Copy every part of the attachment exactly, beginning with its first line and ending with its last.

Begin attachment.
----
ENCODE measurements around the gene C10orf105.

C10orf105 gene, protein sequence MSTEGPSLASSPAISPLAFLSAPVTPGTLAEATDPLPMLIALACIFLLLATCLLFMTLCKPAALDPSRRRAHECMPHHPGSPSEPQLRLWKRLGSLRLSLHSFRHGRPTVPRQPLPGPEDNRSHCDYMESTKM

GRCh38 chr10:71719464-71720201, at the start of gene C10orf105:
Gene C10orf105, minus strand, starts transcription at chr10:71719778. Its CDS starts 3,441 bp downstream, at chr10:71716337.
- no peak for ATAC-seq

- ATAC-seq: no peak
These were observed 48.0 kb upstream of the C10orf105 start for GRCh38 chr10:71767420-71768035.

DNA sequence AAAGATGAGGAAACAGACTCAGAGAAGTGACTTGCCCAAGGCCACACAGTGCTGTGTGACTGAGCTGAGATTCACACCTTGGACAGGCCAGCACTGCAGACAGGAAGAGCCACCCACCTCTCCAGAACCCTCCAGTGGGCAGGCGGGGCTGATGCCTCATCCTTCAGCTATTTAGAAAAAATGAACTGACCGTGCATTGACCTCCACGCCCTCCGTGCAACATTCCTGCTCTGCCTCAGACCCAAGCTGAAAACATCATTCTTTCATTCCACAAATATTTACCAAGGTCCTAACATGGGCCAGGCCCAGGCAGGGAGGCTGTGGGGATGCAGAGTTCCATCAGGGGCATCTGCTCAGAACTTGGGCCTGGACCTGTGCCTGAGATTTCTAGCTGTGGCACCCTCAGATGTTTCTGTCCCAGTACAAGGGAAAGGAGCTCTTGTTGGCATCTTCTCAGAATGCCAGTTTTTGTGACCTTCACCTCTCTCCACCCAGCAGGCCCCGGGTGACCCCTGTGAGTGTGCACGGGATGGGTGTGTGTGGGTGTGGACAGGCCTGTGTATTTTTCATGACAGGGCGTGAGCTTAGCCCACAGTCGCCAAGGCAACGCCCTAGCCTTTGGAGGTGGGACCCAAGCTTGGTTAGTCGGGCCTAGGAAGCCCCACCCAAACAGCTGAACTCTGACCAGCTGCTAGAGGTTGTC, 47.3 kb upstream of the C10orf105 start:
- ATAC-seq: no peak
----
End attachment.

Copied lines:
ENCODE measurements around the gene C10orf105.

C10orf105 gene, protein sequence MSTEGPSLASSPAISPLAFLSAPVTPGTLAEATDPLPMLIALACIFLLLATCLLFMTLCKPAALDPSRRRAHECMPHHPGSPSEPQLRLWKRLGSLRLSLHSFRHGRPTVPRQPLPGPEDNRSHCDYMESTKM

GRCh38 chr10:71719464-71720201, at the start of gene C10orf105:
Gene C10orf105, minus strand, starts transcription at chr10:71719778. Its CDS starts 3,441 bp downstream, at chr10:71716337.
- no peak for ATAC-seq

- ATAC-seq: no peak
These were observed 48.0 kb upstream of the C10orf105 start for GRCh38 chr10:71767420-71768035.

DNA sequence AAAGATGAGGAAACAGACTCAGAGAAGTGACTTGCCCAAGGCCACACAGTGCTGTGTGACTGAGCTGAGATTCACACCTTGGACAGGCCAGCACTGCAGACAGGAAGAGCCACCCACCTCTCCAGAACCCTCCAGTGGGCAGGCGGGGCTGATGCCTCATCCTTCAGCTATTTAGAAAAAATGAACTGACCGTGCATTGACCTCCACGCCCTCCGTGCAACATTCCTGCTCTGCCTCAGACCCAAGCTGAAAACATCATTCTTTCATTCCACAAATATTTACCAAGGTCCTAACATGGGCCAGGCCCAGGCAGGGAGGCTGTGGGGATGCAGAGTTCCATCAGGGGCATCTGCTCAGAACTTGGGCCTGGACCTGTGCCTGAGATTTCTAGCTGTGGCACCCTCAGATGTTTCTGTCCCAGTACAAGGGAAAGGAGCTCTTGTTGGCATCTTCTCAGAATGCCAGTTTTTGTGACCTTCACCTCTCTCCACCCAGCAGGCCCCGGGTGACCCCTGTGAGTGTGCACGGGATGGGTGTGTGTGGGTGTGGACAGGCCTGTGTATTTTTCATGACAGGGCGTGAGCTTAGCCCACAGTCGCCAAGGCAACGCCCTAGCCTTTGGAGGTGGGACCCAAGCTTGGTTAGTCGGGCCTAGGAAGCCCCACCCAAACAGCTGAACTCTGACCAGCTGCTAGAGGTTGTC, 47.3 kb upstream of the C10orf105 start:
- ATAC-seq: no peak